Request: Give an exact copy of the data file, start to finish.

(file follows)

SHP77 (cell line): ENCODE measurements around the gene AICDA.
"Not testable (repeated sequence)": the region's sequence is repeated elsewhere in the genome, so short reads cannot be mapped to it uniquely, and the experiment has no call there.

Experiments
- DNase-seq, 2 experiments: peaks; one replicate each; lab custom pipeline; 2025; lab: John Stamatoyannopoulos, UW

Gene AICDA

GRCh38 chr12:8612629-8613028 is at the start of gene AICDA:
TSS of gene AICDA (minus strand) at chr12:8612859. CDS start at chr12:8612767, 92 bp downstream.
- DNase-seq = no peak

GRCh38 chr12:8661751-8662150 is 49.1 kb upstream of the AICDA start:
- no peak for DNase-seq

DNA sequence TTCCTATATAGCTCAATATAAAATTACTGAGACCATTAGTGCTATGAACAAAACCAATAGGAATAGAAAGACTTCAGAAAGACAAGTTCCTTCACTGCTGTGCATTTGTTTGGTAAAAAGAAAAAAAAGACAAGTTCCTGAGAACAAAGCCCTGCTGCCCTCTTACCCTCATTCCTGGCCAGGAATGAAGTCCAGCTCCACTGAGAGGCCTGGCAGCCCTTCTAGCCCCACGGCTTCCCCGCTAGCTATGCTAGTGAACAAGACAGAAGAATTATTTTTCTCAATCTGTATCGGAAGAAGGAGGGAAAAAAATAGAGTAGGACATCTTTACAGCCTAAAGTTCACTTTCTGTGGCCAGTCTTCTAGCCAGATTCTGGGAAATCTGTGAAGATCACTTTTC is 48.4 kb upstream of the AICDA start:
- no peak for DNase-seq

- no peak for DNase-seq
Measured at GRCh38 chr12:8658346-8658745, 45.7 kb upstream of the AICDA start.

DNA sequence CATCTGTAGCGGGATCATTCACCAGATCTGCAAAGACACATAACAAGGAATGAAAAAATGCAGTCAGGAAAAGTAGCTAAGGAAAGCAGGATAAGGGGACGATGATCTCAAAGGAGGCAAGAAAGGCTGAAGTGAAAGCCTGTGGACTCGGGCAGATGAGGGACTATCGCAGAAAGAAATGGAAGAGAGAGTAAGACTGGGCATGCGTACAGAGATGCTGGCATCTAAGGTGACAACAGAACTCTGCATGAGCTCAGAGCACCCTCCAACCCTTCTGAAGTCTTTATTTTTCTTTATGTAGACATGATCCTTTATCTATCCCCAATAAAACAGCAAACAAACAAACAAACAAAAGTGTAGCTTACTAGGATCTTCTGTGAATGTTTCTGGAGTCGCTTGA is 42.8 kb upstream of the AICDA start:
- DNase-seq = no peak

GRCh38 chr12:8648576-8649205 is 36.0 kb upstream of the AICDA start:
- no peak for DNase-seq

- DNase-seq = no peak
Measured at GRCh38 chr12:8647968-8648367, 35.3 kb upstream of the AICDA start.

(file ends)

SHP77 (cell line): ENCODE measurements around the gene AICDA.
"Not testable (repeated sequence)": the region's sequence is repeated elsewhere in the genome, so short reads cannot be mapped to it uniquely, and the experiment has no call there.

Experiments
- DNase-seq, 2 experiments: peaks; one replicate each; lab custom pipeline; 2025; lab: John Stamatoyannopoulos, UW

Gene AICDA

GRCh38 chr12:8612629-8613028 is at the start of gene AICDA:
TSS of gene AICDA (minus strand) at chr12:8612859. CDS start at chr12:8612767, 92 bp downstream.
- DNase-seq = no peak

GRCh38 chr12:8661751-8662150 is 49.1 kb upstream of the AICDA start:
- no peak for DNase-seq

DNA sequence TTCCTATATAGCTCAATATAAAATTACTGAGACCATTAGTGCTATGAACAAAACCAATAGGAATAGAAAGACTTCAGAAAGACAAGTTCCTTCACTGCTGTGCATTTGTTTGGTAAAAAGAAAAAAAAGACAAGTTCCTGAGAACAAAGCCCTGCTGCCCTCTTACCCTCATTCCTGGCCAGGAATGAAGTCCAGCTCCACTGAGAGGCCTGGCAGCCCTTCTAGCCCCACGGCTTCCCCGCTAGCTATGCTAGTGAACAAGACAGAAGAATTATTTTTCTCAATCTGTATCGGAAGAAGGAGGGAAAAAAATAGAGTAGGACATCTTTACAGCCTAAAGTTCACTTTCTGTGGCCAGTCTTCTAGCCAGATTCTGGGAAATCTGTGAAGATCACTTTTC is 48.4 kb upstream of the AICDA start:
- no peak for DNase-seq

- no peak for DNase-seq
Measured at GRCh38 chr12:8658346-8658745, 45.7 kb upstream of the AICDA start.

DNA sequence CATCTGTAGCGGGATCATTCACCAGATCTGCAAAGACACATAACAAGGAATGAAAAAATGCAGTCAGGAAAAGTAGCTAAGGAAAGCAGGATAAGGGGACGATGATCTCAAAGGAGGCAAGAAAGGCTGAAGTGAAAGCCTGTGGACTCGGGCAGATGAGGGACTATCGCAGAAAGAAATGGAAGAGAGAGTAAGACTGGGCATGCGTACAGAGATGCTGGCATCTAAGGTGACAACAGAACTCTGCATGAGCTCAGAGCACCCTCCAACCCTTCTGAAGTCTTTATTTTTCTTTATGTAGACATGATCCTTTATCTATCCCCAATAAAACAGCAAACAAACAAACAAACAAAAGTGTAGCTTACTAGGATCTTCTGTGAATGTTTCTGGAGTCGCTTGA is 42.8 kb upstream of the AICDA start:
- DNase-seq = no peak

GRCh38 chr12:8648576-8649205 is 36.0 kb upstream of the AICDA start:
- no peak for DNase-seq

- DNase-seq = no peak
Measured at GRCh38 chr12:8647968-8648367, 35.3 kb upstream of the AICDA start.